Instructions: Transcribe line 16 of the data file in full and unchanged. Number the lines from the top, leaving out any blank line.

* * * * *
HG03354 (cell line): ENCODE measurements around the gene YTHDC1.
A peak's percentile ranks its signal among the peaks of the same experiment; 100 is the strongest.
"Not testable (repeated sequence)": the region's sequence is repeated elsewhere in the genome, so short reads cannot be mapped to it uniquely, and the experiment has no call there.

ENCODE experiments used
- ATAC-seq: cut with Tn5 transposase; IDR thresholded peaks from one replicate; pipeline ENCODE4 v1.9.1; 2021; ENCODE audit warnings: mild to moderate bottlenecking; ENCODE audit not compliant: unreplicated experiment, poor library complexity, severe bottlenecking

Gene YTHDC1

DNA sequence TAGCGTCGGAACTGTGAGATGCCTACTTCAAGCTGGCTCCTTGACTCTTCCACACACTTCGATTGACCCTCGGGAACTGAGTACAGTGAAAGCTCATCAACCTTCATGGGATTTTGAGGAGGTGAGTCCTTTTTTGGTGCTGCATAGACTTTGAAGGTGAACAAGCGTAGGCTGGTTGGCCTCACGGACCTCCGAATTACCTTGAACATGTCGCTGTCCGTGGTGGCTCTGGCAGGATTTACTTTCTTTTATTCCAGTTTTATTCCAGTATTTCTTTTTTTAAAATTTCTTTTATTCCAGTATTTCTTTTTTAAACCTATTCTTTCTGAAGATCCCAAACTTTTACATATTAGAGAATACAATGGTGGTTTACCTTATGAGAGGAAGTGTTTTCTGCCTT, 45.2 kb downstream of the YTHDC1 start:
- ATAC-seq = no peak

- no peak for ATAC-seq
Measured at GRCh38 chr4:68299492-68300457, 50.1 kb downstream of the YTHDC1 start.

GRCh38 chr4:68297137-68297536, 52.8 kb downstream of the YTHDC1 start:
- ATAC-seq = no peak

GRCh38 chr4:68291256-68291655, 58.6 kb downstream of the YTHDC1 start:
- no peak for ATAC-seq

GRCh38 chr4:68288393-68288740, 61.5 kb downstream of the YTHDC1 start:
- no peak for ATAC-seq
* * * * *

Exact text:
- no peak for ATAC-seq